‘Mutual Sponsorship’ is the new Mentorship!
The digital age has killed mentorship, as we once knew it – thankfully gone are the sporadic and sparse interactions between the all-powerful mentor and kowtowing mentee. It’s irrelevant and impractical in our frenetically paced, social media dominated world, which has rendered mentorship extinct. The old model pivots on age or “experience” in a top-down transfer of knowledge, which doesn’t always apply to younger generations dealing with different social issues than the previous one.
Digital innovation allows relationship building in micro-seconds, defying time and space and even the craziest timetables. What matters now is how people from all walks of life and experience master the knowledge sharing model, whether it propels themselves or another one forward. It’s all connected, and successes are truly shared, as communities count and can reflect influence and benefit on all who belong to them.
In fact, mentorship has sort of done a headstand when it comes to doing business with digital natives (who are alarmingly pushing their 30s!) It’s Baby Boomers through to Gen Y who need to keep pace with Gen I and C-ers, who might as well be issued Twitter handles on their birth certificates!
As someone who has benefited from both ends of the mentorship dynamic, I am fascinated by the emergence of what I call ’Mutual Sponsorship’. This model embraces the transference of knowledge between the two parties and viewing it as a fluid cycle rather then a periodic dumping of information. The paradigm shift created by micro attention span solutions has redressed the power balance; the mentee is no longer shackled to one brilliant mind but can embrace ‘intellectual promiscuity’ by attaching to innumerable sponsors, amplifying and maximizing their potential by drawing from as many sources as they can connect with.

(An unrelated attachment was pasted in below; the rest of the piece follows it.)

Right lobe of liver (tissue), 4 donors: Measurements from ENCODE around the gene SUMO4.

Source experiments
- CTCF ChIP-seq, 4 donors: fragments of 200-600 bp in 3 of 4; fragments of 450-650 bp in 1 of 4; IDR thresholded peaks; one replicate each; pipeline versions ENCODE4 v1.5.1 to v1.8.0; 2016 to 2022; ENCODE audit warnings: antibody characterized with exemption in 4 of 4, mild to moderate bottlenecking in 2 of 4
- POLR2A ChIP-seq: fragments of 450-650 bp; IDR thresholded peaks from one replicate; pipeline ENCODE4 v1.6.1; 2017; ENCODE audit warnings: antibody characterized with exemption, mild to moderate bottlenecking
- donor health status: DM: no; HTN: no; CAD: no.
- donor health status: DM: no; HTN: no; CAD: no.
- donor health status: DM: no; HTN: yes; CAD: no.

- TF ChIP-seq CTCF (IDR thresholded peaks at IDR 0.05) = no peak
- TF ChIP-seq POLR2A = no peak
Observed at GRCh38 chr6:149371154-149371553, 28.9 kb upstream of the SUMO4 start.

Our very own Brand Amplifier champions the Mutual Sponsorship mindset – female entrepreneurs are coached by several successful experts, but the real value is the knowledge sharing that the collective group ultimately ends up producing organically. Not to mention the off-line networking and experience trading!
So, what does this mean for you? With your personal icons just a tweet or a poke away, here are a couple of tips on getting sponsored yourself…
1. Know your worth
No relationship is a one-way street and this applies to the sponsor dynamic. Remember the value of your experience, although a certain successful someone may truly put you in awe, remember that they don’t know what they don’t know either… and maybe you do!
2. Fortune favours the brave
Your mother was right. (Again!) If you don’t believe in yourself then no one else will. The arms-length appeal of the internet unfortunately does not apply when it comes to the fear of rejection and humiliation when approaching your hero. Be bold, within reason, but remember that confidence sells. Backup plan – take a deep breath and fake it ‘til you make it. (Spoiler alert = you likely will if you want it THAT much!)
3. Flattery can get your foot in an unlikely door